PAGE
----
The Branch Line Society organised a walking tour of various railway locations in Liverpool and Birkenhead, some of which are not normally accessible. We started at Bank Hall where a small diesel shunter dating from 1945 is all that remains to symbolise the extensive dock railways in the area.
Our next item of interest was the frontage of Exchange Station:
Then, on the former North Western Hotel, located at the front of Lime Street station and now the Radisson Red Hotel:
Here we had arranged to have a look at the original features inside.
A rather unusual view of the end of Lime Street’s train shed. The “hut” contains the clock mechanism:
Next, on to a fascinating visit to the former Liverpool Central station site, still used by Network Rail as a depot and offices. This shot is from the far end of the site looking back towards the former platforms:
Here is the location of the turntable:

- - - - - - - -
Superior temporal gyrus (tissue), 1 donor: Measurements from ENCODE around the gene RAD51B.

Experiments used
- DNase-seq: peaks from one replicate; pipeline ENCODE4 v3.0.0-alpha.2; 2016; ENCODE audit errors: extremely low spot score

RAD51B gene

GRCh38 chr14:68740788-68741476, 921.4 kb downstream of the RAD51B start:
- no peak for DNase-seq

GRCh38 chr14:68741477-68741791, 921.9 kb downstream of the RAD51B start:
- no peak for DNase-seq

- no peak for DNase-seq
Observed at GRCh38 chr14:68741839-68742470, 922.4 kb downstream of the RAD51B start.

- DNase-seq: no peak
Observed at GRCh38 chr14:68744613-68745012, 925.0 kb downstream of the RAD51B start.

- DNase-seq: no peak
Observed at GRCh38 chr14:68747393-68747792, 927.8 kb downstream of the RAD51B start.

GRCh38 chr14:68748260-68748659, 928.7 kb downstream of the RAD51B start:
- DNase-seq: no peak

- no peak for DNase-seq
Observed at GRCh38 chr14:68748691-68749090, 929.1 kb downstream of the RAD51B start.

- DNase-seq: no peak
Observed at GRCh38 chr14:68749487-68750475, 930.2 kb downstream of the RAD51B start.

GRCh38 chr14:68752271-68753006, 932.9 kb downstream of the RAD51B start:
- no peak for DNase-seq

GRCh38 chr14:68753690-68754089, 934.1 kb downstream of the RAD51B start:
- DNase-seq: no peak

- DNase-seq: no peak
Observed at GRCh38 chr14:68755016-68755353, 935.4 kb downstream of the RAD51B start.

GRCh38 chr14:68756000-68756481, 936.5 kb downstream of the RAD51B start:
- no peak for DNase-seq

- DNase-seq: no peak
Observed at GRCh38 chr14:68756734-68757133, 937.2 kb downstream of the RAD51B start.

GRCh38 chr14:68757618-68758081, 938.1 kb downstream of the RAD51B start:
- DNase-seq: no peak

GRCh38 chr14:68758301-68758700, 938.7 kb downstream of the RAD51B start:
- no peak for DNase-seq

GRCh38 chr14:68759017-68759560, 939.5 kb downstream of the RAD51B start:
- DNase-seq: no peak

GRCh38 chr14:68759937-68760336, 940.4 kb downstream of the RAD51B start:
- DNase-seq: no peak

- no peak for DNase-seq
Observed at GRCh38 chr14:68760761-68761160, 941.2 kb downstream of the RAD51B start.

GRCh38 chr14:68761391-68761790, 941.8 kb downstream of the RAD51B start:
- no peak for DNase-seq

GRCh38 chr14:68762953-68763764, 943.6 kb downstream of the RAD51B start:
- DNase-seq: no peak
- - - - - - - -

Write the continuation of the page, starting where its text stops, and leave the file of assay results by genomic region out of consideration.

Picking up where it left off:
This tunnel mouth was where the trains departed and arrived:
Peering through the mesh we could see Merseyrail’s Northern Line below, the train on the left is on the reversing siding and on the right is a service from Hunts Cross approaching Liverpool Central:
We departed the site via a “secret staircase” and suddenly found ourselves emerging through these doors into the modern station:
Next, on to James Street station where we arrived in time to photograph a rare diesel train on the underground:
We explored the rarely used third platform here:
… and then climbed up the Water Street ramp exit which avoids the lifts. It used to only be open during rush hours but now operates all day. We headed under the river to Hamilton Square, starting with a visit to the tower:
Climbing the tower we got an unusual view of the station entrance:
The space upstairs is no longer used for anything except for some ventilation equipment, and we could only safely climb a little way, the upper floors being derelict.
Next, we descended back to rail level and then headed through a secret locked door to a feature I didn’t know existed. Hamilton Square has a ramped access passage just like the one at James Street, but the Shore Road Subway is not open to the public and is only used for maintenance and emergency access.
It emerges on Shore Road next to the Cheshire Line Committee’s goods building, now offices.
My thanks go to Adam, our organiser, who had clearly put a lot of effort in to arranging a fascinating day. Thanks are also due to the helpful people at Network Rail, Merseyrail and Radisson Red.